Even more cynically, might Downing Street be finding it quite helpful when statements emanating from seemingly apolitical experts can see off the threats of avowedly political interests – like the public sector unions? There was an interesting case of this last week with regard to the vaccines, when Professor Wei Shen Lim, chairman of the Joint Committee on Vaccination and Immunisation (JCVI), stated unequivocally that priority being given by age would save more lives than giving higher priority to other groups – like teachers or the police, for example. This testimony from a scientific adviser was worth its weight in gold to a Government that does not want to have to take on public sector interest groups in a nasty fight.
So maybe, all things considered, letting scientists blurt things out when they feel like it, is quite a brilliant news management strategy. The trouble is that it has been messing with people’s minds in a dangerous way. Those at home who are praying for release, and even those others who are now so gripped by terror that they no longer crave freedom, do not know who to believe. The state of confusion and open disagreement among those who are supposed to be in charge – in which the world-beating vaccine programme is being celebrated one day only to be downplayed as a harbinger of a return to normal life, the next – is genuinely driving the country crazy.
Sometimes it seems almost sadistic in its inconsistency and self-contradiction, giving with one hand and taking away with the other. If this is a deliberate political tactic, it is unforgivable. If it actually is what it looks like – a fatal lack of confidence and chronic inability to make serious decisions, then the future even after the pandemic looks bleak. For a government under pressure to be both authoritarian and indecisive is deeply alarming.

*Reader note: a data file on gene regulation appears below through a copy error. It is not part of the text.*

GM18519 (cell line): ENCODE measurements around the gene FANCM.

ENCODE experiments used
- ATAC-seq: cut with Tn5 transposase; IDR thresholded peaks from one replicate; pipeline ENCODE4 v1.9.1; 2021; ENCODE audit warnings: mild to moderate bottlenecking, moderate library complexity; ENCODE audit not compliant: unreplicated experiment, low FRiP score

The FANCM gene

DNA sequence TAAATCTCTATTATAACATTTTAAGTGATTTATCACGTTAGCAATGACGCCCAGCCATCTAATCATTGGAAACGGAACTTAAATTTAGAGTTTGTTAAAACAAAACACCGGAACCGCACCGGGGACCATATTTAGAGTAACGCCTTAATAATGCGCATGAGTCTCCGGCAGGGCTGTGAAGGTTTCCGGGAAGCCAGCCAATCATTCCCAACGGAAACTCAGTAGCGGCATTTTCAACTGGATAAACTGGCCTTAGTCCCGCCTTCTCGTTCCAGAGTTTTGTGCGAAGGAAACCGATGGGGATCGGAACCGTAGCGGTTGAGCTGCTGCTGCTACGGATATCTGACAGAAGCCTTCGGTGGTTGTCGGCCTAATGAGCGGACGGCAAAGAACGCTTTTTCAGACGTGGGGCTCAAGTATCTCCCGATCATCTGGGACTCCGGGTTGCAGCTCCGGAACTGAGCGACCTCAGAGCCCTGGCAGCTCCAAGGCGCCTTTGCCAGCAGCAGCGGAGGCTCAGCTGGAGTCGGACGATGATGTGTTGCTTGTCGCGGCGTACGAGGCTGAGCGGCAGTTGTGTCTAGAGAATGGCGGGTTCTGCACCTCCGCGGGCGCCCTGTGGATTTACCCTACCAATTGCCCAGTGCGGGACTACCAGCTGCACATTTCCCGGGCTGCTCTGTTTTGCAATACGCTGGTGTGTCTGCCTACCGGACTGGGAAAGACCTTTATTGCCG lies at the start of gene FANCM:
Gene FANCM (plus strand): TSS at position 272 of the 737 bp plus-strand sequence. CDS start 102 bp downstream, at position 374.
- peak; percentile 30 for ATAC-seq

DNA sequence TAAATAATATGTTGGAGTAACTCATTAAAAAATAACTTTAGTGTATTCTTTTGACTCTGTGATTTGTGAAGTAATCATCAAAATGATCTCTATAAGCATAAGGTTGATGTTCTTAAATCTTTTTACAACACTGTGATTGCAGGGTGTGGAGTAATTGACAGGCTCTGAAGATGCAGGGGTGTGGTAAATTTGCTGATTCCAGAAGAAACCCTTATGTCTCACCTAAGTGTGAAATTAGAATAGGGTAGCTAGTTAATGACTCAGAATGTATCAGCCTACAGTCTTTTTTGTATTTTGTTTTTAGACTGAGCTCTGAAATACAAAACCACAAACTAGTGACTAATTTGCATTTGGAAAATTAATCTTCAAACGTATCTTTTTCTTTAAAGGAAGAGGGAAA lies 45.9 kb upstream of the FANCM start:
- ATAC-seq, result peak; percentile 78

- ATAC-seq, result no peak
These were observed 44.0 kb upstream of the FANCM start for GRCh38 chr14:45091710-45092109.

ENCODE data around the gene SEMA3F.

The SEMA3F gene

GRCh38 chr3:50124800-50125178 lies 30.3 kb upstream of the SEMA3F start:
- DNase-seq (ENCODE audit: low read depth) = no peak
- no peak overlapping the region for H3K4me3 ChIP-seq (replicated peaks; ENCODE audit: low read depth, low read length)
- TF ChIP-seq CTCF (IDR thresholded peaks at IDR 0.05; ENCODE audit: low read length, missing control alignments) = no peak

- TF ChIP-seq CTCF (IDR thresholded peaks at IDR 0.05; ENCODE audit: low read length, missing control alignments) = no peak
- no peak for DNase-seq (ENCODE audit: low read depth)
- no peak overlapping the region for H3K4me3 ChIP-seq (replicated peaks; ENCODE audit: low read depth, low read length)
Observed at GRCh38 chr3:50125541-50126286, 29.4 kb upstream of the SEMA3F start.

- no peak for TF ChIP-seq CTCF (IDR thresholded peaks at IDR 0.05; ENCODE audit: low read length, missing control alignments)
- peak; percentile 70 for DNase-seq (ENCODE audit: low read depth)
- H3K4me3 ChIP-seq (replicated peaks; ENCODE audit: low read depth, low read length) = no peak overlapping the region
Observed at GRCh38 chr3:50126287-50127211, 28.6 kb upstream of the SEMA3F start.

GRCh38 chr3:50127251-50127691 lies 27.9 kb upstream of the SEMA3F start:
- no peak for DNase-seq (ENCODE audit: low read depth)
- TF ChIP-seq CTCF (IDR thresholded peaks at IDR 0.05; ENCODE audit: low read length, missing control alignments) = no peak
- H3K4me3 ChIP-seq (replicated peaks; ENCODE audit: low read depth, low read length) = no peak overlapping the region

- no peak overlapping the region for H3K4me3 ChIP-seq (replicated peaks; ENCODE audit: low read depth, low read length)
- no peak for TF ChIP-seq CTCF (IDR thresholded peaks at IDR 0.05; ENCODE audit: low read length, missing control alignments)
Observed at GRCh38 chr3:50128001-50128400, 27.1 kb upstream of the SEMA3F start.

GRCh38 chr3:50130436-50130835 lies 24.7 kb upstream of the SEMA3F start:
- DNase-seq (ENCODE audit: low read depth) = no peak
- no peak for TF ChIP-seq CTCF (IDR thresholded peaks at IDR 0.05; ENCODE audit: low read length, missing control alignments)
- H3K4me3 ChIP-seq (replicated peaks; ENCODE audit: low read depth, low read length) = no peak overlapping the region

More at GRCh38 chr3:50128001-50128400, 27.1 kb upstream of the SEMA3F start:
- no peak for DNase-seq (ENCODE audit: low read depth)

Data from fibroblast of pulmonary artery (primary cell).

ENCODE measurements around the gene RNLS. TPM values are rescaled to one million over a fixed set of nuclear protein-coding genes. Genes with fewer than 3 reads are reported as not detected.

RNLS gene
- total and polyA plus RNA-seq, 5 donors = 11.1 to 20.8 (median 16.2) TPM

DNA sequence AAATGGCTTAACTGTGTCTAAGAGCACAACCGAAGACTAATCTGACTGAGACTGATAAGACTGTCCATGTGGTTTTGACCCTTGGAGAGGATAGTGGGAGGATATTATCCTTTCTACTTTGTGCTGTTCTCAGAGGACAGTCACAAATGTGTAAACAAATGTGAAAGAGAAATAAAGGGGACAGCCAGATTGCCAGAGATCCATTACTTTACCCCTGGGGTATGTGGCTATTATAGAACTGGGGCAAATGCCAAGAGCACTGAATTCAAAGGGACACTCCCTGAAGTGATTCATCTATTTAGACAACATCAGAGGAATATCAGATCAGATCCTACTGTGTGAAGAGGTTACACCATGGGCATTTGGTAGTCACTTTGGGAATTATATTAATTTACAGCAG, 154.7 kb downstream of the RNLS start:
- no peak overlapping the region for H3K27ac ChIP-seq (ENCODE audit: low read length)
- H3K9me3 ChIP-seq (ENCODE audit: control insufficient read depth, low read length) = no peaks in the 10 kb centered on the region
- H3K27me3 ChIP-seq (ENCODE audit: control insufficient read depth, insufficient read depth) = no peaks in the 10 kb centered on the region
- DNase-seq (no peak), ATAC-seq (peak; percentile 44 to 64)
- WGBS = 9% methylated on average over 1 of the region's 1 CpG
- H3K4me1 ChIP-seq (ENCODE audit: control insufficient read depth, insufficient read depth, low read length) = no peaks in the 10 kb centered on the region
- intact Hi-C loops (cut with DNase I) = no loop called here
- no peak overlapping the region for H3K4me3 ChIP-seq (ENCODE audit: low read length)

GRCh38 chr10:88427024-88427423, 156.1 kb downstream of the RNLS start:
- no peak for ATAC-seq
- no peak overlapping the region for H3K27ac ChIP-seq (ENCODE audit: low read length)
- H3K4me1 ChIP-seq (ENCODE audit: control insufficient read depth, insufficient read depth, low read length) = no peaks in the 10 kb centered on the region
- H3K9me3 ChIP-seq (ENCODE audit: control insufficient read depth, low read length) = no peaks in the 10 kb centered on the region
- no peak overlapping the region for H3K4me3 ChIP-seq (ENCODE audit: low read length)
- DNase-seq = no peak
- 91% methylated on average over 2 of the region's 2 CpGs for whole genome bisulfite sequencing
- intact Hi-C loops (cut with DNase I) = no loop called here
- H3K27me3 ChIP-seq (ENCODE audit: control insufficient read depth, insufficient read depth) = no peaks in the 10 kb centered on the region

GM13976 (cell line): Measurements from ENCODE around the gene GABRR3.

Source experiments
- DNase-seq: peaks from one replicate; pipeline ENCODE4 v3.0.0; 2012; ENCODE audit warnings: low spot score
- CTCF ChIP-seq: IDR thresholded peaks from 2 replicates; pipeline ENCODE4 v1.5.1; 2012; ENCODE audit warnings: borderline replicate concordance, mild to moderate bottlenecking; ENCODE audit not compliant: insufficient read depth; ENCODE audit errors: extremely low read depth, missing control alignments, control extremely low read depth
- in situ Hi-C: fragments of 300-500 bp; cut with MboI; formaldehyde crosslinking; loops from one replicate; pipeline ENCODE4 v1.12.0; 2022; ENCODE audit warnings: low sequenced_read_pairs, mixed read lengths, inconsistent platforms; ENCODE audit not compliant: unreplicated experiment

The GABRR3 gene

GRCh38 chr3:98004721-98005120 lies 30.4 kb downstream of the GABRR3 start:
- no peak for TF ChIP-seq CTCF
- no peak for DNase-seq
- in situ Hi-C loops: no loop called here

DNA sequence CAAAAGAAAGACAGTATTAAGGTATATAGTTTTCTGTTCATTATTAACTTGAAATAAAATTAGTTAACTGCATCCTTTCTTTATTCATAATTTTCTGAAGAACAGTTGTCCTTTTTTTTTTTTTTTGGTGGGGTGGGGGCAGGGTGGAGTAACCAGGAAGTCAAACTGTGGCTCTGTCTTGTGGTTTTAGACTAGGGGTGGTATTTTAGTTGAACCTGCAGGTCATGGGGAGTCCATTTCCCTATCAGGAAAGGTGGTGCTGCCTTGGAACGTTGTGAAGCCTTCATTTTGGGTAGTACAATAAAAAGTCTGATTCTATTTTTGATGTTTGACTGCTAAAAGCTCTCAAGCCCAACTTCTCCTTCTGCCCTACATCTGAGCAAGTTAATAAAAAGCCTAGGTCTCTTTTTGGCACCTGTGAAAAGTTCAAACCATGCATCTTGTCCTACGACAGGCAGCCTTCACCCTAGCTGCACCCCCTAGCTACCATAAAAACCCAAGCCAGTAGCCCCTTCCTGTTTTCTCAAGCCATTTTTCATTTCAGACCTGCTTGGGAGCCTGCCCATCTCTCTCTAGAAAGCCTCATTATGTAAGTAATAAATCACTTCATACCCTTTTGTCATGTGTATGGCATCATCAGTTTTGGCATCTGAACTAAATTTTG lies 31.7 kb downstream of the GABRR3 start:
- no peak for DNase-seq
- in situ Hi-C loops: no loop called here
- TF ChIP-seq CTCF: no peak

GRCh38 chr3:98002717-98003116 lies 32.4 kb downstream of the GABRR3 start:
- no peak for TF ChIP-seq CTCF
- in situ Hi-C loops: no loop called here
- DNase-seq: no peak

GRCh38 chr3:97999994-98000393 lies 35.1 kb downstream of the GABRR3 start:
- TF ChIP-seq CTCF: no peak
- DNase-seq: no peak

Boris Johnson has made much of his promise that the winding down of these repressive measures will be “irreversible”. By which he clearly means that they will never be repeated. At least, that is what I hope he means. So just to avoid any ambiguity, I would like to hear him say something to that effect. This has been a social experiment that must never be repeated, not only because of the truly awful suffering that it caused and the collateral damage which will become clear only over a period of years – but because what was done was inimical to the most basic principles of a free country.
There should be, in that message to the nation, an explicit acknowledgement that a British government went somewhere it never expected to go and tested the limits of hereditary freedoms in ways that its people would never have dreamt possible. That this was in response to a unique event that had devastating consequences, and that it was done with the consent of a willing and generous population, will be understood. But there must be an open admission of the gravity of what happened to the relationship between government and people over this dreadful year – and a promise that, as things return to normal, that will too.
— to www.telegraph.co.uk